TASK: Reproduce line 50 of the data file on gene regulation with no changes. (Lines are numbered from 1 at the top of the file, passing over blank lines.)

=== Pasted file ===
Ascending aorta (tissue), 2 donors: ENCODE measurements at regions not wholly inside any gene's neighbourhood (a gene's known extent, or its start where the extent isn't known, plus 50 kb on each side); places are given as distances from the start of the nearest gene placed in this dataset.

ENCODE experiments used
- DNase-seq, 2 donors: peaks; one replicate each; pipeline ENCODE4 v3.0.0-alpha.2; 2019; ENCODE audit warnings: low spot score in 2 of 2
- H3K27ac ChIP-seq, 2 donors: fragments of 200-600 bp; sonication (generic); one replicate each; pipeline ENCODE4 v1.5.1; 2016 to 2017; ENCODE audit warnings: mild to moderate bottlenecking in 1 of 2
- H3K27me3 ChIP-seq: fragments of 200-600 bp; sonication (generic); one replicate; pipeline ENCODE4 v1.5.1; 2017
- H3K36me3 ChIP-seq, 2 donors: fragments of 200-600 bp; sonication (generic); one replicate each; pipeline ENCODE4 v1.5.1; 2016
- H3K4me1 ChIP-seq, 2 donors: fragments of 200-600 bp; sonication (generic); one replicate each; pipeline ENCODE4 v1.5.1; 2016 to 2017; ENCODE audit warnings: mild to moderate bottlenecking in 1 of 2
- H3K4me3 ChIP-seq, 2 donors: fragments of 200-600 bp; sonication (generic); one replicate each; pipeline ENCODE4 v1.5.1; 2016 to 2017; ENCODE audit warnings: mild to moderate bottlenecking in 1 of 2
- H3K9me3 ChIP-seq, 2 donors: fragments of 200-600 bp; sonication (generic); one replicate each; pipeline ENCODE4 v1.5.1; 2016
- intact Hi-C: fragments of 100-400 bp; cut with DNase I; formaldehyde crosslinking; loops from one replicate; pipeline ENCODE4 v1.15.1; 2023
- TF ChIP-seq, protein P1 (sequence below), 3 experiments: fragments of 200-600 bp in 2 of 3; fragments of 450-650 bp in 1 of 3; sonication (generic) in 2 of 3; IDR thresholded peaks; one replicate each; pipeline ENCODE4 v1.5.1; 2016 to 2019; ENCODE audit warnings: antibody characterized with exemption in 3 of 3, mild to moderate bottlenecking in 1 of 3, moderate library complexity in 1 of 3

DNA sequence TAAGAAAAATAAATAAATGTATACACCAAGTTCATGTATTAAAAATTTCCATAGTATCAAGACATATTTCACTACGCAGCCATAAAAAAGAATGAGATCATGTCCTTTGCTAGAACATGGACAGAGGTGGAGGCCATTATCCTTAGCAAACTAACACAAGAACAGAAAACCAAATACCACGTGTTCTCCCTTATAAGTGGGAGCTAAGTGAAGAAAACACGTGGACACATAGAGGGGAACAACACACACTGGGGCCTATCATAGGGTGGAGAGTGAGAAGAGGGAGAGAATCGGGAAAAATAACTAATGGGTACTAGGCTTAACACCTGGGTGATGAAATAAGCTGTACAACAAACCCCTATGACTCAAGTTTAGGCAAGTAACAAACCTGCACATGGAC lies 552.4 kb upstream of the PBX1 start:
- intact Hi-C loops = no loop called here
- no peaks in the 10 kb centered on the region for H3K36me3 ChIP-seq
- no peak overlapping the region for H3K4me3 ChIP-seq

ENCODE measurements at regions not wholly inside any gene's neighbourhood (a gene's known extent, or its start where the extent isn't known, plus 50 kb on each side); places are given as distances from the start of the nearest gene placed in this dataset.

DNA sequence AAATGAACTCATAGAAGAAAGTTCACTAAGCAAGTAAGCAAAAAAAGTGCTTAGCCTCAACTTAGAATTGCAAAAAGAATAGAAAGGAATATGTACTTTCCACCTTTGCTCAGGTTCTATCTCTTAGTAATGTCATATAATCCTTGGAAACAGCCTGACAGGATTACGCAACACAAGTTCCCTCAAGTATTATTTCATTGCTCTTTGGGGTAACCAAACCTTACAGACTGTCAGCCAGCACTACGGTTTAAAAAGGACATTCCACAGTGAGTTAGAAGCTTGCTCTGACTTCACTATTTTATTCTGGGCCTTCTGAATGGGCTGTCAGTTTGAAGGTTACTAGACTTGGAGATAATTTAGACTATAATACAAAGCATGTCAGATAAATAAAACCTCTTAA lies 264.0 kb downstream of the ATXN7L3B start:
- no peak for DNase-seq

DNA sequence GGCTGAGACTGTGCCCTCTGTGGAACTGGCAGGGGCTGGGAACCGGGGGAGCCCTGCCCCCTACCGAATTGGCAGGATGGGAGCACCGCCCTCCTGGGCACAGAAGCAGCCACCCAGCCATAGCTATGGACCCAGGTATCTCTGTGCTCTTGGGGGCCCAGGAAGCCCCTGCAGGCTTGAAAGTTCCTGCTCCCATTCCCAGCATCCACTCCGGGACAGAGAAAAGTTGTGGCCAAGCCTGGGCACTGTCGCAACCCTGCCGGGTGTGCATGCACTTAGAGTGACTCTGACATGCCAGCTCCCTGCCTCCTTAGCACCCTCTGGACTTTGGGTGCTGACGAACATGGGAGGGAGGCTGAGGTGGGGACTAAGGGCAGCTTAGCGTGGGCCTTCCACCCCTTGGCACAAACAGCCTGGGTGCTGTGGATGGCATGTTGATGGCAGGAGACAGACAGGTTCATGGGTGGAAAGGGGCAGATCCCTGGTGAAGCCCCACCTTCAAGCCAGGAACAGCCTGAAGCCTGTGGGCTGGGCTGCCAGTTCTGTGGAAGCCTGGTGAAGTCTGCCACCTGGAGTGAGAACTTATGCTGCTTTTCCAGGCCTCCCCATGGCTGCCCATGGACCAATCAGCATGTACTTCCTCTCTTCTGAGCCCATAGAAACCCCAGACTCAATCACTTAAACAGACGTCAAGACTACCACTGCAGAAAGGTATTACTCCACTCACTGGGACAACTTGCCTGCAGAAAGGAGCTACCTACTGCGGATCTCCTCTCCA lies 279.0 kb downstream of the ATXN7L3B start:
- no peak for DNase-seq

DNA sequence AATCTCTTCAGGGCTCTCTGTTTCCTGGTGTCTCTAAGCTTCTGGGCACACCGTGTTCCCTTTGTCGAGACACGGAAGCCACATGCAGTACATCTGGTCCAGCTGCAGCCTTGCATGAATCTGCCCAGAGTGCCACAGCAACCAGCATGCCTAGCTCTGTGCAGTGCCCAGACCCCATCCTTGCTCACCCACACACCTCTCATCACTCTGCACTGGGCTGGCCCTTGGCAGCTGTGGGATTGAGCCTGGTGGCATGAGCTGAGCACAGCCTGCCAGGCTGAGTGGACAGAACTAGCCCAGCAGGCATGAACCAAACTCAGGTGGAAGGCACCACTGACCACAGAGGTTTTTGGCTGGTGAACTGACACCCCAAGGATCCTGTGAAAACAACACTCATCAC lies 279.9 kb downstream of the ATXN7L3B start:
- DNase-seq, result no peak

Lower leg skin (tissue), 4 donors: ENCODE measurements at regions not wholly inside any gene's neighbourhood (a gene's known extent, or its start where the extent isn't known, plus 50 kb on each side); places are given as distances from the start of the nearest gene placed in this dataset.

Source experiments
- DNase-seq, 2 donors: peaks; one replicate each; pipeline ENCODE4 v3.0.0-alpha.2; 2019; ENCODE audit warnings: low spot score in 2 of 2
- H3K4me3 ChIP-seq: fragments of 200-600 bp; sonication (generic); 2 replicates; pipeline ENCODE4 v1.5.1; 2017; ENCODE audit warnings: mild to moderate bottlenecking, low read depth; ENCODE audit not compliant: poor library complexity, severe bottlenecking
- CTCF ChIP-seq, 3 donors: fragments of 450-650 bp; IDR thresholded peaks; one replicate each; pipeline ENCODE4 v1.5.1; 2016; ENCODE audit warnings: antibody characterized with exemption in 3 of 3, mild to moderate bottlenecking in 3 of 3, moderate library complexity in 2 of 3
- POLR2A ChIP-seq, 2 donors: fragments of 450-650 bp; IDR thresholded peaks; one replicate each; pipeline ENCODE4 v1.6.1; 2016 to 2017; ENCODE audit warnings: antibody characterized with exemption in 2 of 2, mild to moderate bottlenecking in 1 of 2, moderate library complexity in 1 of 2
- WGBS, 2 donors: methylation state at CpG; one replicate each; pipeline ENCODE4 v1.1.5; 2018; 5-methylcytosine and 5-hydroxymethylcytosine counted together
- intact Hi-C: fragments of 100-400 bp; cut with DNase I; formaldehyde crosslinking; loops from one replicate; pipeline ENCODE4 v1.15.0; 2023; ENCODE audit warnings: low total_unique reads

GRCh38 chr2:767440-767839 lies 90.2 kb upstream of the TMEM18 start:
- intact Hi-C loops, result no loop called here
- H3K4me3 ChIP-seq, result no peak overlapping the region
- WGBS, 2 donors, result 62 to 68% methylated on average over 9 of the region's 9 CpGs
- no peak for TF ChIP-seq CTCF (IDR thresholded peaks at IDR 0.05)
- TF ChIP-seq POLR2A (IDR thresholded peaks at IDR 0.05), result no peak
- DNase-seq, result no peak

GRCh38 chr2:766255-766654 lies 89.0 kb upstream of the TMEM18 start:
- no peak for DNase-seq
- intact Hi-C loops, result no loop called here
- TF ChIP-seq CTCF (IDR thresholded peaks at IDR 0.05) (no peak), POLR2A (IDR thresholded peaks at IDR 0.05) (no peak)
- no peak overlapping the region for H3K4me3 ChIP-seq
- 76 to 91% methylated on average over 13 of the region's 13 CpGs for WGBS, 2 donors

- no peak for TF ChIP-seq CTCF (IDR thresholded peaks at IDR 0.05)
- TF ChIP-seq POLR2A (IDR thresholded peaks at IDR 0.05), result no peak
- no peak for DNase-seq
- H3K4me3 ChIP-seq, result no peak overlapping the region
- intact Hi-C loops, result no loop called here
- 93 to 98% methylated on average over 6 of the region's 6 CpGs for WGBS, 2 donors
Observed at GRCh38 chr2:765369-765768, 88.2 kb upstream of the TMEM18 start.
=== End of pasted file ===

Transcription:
Observed at GRCh38 chr2:765369-765768, 88.2 kb upstream of the TMEM18 start.